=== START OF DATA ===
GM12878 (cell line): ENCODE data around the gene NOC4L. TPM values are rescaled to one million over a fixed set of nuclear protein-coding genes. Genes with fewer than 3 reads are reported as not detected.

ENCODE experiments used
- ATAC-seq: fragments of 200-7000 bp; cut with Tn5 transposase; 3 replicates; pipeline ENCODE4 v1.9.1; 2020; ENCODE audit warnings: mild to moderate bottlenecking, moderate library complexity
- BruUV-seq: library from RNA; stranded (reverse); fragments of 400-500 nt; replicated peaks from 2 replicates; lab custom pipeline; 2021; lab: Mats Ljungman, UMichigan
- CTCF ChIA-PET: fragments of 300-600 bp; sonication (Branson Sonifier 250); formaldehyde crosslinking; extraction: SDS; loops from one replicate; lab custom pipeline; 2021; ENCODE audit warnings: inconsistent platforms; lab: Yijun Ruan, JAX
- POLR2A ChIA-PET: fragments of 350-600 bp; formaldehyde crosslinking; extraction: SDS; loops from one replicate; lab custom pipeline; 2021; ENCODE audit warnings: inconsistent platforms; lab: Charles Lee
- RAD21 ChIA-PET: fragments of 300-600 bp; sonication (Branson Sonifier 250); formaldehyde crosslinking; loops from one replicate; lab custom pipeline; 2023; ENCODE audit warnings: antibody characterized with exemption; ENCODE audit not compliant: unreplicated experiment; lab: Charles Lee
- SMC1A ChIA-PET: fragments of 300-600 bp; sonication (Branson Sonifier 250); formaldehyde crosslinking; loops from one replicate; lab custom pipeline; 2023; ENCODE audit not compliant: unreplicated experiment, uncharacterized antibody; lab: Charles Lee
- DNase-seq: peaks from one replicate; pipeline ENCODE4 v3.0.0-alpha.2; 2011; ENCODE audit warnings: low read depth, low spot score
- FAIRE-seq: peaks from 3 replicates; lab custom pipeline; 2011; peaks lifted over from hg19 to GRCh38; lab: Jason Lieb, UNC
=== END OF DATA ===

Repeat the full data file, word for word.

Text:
GM12878 (cell line): ENCODE data around the gene NOC4L. TPM values are rescaled to one million over a fixed set of nuclear protein-coding genes. Genes with fewer than 3 reads are reported as not detected.

ENCODE experiments used
- ATAC-seq: fragments of 200-7000 bp; cut with Tn5 transposase; 3 replicates; pipeline ENCODE4 v1.9.1; 2020; ENCODE audit warnings: mild to moderate bottlenecking, moderate library complexity
- BruUV-seq: library from RNA; stranded (reverse); fragments of 400-500 nt; replicated peaks from 2 replicates; lab custom pipeline; 2021; lab: Mats Ljungman, UMichigan
- CTCF ChIA-PET: fragments of 300-600 bp; sonication (Branson Sonifier 250); formaldehyde crosslinking; extraction: SDS; loops from one replicate; lab custom pipeline; 2021; ENCODE audit warnings: inconsistent platforms; lab: Yijun Ruan, JAX
- POLR2A ChIA-PET: fragments of 350-600 bp; formaldehyde crosslinking; extraction: SDS; loops from one replicate; lab custom pipeline; 2021; ENCODE audit warnings: inconsistent platforms; lab: Charles Lee
- RAD21 ChIA-PET: fragments of 300-600 bp; sonication (Branson Sonifier 250); formaldehyde crosslinking; loops from one replicate; lab custom pipeline; 2023; ENCODE audit warnings: antibody characterized with exemption; ENCODE audit not compliant: unreplicated experiment; lab: Charles Lee
- SMC1A ChIA-PET: fragments of 300-600 bp; sonication (Branson Sonifier 250); formaldehyde crosslinking; loops from one replicate; lab custom pipeline; 2023; ENCODE audit not compliant: unreplicated experiment, uncharacterized antibody; lab: Charles Lee
- DNase-seq: peaks from one replicate; pipeline ENCODE4 v3.0.0-alpha.2; 2011; ENCODE audit warnings: low read depth, low spot score
- FAIRE-seq: peaks from 3 replicates; lab custom pipeline; 2011; peaks lifted over from hg19 to GRCh38; lab: Jason Lieb, UNC